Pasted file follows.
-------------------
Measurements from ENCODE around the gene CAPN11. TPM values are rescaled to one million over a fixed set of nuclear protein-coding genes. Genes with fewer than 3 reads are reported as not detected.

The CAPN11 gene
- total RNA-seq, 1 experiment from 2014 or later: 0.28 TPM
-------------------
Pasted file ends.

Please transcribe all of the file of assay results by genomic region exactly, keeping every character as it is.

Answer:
Measurements from ENCODE around the gene CAPN11. TPM values are rescaled to one million over a fixed set of nuclear protein-coding genes. Genes with fewer than 3 reads are reported as not detected.

The CAPN11 gene
- total RNA-seq, 1 experiment from 2014 or later: 0.28 TPM